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Migraine is the most common form of headache, but not all headaches are migraines. The term "migraine" refers to a headache which is usually (but not always) on one side of the head. It is a headache that lasts from two to seventy-two hours, typically, and it is often associated with nausea and/or vomiting, sensitivity to light and/or sound. The character of the pain is typically a throbbing pain.
There are several categories of migraines: migraines that are preceded by a warning symptom, called an aura, are known as classic migraine or migraine with aura. Migraines that begin with pain and no warning are known as common migraine or migraine without aura. Other less common forms include complicated migraine, hemiplegic migraine, basilar migraine, ocular migraine, opthalmic migraine, and acephalgic migraine. Migraine can also be part of a mixed headache pattern in which the patient has more than one type of headache (e.g. migraine + tension-type). It is important to know what type of headache you have because management varies greatly for different headache types.
Migraines are not your fault
Migraine is a genetic and chronic disease like asthma or diabetes, not a psychological or social condition. There is currently no cure for migraines, however, as with other chronic diseases we are becoming increasingly skilled in managing the condition. This means taking measures to identify the triggers that bring on headaches, modify lifestyle to avoid them, and use medications and other therapeutic modalities to treat headaches when they occur.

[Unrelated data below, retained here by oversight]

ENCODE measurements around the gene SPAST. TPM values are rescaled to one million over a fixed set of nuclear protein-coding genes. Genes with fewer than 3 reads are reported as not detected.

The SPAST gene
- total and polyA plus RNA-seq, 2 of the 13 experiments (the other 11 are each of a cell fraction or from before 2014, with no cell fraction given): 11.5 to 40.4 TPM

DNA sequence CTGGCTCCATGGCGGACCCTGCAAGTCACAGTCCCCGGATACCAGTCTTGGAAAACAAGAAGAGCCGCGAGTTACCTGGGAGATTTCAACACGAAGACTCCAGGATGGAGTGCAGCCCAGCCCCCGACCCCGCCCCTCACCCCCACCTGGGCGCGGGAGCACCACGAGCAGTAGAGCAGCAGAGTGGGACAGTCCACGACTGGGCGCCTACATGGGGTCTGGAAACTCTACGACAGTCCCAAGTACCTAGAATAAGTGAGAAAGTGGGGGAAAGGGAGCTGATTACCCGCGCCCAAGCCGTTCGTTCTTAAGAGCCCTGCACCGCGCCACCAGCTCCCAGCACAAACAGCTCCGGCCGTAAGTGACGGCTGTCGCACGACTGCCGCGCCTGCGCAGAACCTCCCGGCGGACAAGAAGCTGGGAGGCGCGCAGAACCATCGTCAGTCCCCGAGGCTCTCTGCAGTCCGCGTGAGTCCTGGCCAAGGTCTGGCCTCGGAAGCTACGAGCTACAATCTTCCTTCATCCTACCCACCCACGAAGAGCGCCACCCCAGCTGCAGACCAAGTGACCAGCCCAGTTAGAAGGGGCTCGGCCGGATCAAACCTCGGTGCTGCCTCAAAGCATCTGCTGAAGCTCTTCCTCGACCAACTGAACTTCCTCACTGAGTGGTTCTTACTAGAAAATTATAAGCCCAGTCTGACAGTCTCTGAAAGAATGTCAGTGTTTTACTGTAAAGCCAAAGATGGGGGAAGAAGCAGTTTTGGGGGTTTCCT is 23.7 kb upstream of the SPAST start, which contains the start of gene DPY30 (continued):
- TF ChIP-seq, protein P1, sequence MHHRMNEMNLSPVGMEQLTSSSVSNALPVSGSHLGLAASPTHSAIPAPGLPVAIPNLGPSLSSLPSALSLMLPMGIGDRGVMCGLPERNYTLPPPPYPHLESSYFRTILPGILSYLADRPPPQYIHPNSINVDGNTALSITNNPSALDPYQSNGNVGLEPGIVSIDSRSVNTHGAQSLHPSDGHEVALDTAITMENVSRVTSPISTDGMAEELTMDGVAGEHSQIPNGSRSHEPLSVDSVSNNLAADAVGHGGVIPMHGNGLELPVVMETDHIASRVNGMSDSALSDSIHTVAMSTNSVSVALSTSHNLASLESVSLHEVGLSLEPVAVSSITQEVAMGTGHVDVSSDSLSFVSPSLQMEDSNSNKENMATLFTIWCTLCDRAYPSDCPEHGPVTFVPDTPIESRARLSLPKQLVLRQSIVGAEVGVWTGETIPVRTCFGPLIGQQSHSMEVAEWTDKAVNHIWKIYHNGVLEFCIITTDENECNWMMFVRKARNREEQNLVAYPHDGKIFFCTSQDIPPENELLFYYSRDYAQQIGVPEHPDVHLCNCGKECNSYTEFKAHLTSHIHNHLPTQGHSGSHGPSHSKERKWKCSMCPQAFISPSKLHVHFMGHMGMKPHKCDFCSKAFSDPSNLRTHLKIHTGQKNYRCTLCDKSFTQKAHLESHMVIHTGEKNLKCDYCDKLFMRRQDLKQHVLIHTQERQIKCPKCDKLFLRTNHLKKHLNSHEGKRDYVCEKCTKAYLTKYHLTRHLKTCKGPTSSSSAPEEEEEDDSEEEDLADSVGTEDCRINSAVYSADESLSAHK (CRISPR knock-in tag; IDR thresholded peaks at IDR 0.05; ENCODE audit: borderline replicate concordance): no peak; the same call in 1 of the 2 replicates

It is the rare patient who discovers the cause for their headaches. For the overwhelming majority of migraine sufferers, it is a combination of little things like adjusting sleep, eating and exercise or avoiding certain partial triggers that seem to contribute. Migraine changes as we move through life stages and what works at one point may become less effective at another point. Similarly, what did not work in one set of circumstances may become effective when those circumstances change.
The bottom line is that migraine can be managed, but it requires vigilance, openness, attention to detail, awareness of your environment and the help of a knowledgeable, involved, and compassionate team of healthcare providers to gain and maintain control and to evolve the treatment plan as your life evolves. Every migraineur is different and no website will replace a careful history and examination with a qualified headache specialist.